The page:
Let me just say that I love how Anne Swir (and her excellent translator Czeslaw Milosz) sounds so natural on the page. This poem is at least fifty years old and probably much older, but it feels fresh. I read it over and over, marveling at how she does it. Her words are simple, her style unaffected, her voice full of heart. I’m beginning to think this enchanting combination of effortlessness and soulfulness is a Polish trait–I hear Anna Kamienska and Wislawa Symborska here—this wonderful ability to speak from the heart without sounding overly sentimental. Swir connects with readers in the same way she connects with the beggar woman—with a marked absence of irony and guardedness.

 

I left the poem in a spot where a man in a wheelchair panhandles a few times a week. Delbert McCoy, a burn victim, collects money in an old Pringles can outside Rite Aid, hands out candy, and once in a while sells copies of his book, Still on Fire. Delbert was trapped in a nightclub fire in his youth and has endured dozens of surgeries to survive and repair the damage to his body. He looks nothing like the able-bodied suburbanites who pass by him on the way to the drugstore: his skin is mottled, his face disfigured, and his arms end in stumps instead of hands. Even so, his humanity shines through his wise and kind eyes. His gentle presence is a reminder that, appearances to the contrary, we are all the same inside.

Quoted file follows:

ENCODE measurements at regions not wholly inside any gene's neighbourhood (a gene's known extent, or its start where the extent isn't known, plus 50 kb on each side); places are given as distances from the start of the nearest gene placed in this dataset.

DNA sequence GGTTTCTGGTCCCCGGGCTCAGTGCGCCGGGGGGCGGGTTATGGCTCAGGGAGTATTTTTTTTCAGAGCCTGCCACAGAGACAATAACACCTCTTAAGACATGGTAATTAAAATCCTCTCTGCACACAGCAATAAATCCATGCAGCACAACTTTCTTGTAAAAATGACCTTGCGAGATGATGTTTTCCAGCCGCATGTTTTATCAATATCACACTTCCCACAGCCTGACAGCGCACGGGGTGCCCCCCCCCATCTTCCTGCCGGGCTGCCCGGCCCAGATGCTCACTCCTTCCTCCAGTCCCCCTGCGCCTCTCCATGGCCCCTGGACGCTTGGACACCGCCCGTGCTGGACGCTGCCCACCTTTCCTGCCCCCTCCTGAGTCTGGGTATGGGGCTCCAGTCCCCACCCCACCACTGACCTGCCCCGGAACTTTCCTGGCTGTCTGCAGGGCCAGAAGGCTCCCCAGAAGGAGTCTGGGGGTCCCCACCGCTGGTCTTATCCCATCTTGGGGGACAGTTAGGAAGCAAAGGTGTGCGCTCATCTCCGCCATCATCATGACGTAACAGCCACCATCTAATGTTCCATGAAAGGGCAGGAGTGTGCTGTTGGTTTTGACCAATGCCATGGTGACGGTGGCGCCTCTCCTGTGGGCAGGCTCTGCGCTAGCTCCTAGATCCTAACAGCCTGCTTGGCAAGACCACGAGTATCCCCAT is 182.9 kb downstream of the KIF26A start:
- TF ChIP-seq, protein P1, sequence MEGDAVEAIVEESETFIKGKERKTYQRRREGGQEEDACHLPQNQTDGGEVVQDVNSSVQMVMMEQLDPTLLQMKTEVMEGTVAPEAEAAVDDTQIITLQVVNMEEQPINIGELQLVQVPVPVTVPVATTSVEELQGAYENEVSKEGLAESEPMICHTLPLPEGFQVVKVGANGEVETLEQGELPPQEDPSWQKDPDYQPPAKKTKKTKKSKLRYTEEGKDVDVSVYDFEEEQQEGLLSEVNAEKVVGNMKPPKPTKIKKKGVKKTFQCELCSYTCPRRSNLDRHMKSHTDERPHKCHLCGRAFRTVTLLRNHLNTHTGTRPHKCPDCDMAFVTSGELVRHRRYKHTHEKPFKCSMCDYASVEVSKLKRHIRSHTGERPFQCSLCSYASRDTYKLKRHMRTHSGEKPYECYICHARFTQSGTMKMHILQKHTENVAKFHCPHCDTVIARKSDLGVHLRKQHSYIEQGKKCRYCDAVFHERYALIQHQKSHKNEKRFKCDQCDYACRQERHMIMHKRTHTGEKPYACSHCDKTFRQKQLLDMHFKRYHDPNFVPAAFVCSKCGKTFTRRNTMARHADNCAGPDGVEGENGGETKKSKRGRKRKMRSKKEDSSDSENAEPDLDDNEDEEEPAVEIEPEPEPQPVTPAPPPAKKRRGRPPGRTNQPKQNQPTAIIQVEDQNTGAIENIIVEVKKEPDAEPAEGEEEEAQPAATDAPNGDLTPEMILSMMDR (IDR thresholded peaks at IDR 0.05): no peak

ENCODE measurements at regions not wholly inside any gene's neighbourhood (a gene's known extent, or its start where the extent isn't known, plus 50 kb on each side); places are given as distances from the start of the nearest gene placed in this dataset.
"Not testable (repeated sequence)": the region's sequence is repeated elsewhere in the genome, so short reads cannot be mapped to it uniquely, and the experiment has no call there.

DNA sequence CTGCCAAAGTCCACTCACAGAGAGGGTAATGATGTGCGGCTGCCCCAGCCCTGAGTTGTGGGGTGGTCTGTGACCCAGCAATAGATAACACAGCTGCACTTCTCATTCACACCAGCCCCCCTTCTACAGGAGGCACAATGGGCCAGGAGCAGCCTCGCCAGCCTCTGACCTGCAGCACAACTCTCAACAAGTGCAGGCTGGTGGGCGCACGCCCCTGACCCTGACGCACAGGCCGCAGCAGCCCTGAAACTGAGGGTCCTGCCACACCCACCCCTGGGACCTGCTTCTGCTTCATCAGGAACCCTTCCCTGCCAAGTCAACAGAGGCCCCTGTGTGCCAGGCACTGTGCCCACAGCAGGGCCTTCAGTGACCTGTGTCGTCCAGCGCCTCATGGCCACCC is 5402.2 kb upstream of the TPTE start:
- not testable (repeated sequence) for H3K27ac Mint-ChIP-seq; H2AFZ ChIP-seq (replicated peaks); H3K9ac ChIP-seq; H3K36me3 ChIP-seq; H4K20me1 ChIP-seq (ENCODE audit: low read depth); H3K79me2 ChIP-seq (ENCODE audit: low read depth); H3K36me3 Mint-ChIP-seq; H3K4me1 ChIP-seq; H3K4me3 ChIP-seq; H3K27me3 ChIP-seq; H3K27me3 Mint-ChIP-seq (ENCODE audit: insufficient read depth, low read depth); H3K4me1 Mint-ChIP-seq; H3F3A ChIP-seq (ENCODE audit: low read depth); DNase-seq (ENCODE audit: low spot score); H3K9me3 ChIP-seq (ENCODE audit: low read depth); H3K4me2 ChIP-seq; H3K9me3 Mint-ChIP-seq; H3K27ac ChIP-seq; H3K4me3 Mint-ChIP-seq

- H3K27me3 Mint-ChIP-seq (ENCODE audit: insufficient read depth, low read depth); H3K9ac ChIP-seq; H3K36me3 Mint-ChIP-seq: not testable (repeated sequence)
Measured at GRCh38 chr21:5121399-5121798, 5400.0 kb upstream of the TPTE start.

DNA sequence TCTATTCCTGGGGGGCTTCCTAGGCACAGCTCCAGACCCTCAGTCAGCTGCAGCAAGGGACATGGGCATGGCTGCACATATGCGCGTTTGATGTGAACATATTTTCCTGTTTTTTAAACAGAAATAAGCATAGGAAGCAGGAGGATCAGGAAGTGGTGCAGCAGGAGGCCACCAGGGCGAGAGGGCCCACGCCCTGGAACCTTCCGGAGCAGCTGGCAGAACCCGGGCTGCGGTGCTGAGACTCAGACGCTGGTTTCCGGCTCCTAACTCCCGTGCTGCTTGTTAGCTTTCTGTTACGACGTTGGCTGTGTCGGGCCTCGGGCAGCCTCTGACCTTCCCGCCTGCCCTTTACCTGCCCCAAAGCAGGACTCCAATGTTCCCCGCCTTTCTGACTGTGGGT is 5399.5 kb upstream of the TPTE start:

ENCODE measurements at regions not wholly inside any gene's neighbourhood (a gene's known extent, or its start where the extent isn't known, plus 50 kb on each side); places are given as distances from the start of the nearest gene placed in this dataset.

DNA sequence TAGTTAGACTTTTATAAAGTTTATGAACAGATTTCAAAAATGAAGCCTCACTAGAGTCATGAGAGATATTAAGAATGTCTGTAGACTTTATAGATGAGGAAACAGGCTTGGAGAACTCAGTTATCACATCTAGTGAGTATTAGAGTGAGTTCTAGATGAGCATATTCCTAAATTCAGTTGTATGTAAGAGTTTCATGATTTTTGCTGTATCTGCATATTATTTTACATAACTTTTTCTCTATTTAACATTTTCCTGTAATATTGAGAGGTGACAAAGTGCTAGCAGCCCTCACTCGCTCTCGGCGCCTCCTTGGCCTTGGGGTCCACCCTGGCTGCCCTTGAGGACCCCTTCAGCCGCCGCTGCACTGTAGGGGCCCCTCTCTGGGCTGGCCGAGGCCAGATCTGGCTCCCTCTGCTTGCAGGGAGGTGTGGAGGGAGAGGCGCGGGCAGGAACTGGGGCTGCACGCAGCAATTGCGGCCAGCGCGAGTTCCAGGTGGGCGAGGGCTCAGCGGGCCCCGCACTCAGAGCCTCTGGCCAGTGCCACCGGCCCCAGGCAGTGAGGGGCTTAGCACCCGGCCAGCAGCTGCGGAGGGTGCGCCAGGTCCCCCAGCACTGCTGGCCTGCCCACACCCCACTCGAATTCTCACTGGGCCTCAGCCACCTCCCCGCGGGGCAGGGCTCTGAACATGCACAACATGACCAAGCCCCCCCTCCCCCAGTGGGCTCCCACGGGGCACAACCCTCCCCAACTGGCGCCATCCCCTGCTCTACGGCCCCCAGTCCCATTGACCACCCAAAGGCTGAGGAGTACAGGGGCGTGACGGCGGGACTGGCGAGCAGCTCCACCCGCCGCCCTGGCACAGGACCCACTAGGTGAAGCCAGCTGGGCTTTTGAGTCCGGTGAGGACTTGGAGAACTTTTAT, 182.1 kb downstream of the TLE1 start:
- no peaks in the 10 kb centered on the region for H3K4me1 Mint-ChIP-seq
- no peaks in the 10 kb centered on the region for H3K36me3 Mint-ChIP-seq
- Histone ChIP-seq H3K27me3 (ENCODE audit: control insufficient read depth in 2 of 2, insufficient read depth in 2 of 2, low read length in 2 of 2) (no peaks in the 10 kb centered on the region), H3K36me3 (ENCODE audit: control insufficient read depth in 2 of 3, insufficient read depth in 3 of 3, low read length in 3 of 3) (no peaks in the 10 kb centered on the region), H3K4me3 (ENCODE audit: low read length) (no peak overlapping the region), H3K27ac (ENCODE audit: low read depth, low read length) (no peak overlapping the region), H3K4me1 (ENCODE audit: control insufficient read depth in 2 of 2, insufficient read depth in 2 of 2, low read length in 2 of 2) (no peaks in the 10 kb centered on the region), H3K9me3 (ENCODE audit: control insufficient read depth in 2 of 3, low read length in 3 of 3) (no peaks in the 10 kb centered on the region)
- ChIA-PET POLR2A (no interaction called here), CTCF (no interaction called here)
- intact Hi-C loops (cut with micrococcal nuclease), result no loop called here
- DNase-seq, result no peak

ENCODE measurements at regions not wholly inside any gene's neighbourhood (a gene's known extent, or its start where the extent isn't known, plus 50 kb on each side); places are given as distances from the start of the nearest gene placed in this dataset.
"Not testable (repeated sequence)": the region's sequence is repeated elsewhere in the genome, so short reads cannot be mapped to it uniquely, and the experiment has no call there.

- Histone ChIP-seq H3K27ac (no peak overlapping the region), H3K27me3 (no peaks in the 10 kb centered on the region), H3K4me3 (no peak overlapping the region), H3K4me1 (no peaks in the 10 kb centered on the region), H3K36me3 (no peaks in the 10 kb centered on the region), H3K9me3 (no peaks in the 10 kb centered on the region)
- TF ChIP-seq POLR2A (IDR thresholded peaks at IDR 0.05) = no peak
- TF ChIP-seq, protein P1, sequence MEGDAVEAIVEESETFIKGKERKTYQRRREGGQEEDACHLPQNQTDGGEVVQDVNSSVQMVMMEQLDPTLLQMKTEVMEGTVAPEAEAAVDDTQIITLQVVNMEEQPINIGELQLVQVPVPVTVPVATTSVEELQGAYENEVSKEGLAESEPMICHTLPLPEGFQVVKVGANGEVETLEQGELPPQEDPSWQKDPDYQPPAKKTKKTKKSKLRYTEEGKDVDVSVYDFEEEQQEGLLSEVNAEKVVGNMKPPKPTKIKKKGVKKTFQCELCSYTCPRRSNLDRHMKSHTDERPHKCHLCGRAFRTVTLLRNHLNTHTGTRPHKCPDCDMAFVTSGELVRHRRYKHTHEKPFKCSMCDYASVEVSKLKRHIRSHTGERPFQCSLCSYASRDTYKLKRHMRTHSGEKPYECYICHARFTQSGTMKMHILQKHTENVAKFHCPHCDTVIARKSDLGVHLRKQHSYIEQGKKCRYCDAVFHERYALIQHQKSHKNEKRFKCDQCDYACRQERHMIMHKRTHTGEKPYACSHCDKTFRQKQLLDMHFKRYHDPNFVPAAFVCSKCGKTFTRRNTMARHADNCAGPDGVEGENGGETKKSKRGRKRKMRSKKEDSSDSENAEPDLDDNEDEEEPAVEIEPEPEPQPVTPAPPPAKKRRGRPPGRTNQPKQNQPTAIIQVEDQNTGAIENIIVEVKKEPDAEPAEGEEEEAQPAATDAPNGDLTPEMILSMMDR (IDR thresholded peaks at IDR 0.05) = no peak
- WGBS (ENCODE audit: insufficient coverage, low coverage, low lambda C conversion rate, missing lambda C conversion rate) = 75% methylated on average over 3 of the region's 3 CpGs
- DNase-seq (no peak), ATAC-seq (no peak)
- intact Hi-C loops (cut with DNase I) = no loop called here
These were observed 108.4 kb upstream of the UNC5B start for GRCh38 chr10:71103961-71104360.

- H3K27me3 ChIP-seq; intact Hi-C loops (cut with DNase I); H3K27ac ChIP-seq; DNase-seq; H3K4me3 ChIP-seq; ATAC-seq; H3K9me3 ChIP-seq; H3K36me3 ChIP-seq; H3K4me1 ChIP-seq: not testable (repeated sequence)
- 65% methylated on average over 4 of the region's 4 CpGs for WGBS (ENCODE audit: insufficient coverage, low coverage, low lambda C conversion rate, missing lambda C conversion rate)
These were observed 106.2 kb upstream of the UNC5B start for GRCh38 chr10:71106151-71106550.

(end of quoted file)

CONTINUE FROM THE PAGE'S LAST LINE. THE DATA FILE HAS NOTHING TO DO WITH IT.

ImageAnna Swir (Świrszczyńska)was born in Warsaw, Poland in 1909. Her family was poor but artistic. Her father was a painter, her mother a former singer. Swir worked from the time she was young, and paid her way through university where she studied medieval Polish literature.

 

She worked as a waitress during WWII and began writing for underground journals. During the Nazi occupation of Poland, she joined the resistance. I read that she was arrested at one point during the war and told she would be executed in an hour, but I can’t find any details of her reprieve. During the bloody Warsaw Uprising (in which Poles attempted to liberate the city), she worked as a military nurse.